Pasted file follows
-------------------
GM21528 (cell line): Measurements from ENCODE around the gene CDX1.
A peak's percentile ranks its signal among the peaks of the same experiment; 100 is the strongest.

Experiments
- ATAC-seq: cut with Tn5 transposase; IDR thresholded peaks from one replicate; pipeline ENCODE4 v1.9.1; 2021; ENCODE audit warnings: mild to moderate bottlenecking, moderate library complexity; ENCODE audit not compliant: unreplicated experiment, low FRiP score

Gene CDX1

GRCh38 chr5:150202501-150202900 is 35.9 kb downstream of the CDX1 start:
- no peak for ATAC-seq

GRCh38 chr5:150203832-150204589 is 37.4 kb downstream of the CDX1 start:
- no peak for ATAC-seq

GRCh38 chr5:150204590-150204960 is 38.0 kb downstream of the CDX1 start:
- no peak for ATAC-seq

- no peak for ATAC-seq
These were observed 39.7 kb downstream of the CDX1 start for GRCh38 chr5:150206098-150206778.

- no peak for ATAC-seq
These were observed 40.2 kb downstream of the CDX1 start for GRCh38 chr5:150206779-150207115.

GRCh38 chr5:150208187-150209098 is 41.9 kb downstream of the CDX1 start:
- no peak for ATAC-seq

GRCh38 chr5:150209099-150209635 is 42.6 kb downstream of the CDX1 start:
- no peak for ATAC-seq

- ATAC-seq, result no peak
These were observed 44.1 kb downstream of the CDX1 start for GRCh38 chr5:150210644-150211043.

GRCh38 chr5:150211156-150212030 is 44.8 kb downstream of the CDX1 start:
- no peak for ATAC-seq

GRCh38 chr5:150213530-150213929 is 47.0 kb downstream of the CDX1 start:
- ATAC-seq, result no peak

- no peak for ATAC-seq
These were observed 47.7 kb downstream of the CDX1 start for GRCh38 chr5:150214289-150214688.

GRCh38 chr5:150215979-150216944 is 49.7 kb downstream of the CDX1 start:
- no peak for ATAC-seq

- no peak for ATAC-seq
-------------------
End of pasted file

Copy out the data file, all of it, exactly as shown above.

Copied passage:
GM21528 (cell line): Measurements from ENCODE around the gene CDX1.
A peak's percentile ranks its signal among the peaks of the same experiment; 100 is the strongest.

Experiments
- ATAC-seq: cut with Tn5 transposase; IDR thresholded peaks from one replicate; pipeline ENCODE4 v1.9.1; 2021; ENCODE audit warnings: mild to moderate bottlenecking, moderate library complexity; ENCODE audit not compliant: unreplicated experiment, low FRiP score

Gene CDX1

GRCh38 chr5:150202501-150202900 is 35.9 kb downstream of the CDX1 start:
- no peak for ATAC-seq

GRCh38 chr5:150203832-150204589 is 37.4 kb downstream of the CDX1 start:
- no peak for ATAC-seq

GRCh38 chr5:150204590-150204960 is 38.0 kb downstream of the CDX1 start:
- no peak for ATAC-seq

- no peak for ATAC-seq
These were observed 39.7 kb downstream of the CDX1 start for GRCh38 chr5:150206098-150206778.

- no peak for ATAC-seq
These were observed 40.2 kb downstream of the CDX1 start for GRCh38 chr5:150206779-150207115.

GRCh38 chr5:150208187-150209098 is 41.9 kb downstream of the CDX1 start:
- no peak for ATAC-seq

GRCh38 chr5:150209099-150209635 is 42.6 kb downstream of the CDX1 start:
- no peak for ATAC-seq

- ATAC-seq, result no peak
These were observed 44.1 kb downstream of the CDX1 start for GRCh38 chr5:150210644-150211043.

GRCh38 chr5:150211156-150212030 is 44.8 kb downstream of the CDX1 start:
- no peak for ATAC-seq

GRCh38 chr5:150213530-150213929 is 47.0 kb downstream of the CDX1 start:
- ATAC-seq, result no peak

- no peak for ATAC-seq
These were observed 47.7 kb downstream of the CDX1 start for GRCh38 chr5:150214289-150214688.

GRCh38 chr5:150215979-150216944 is 49.7 kb downstream of the CDX1 start:
- no peak for ATAC-seq

- no peak for ATAC-seq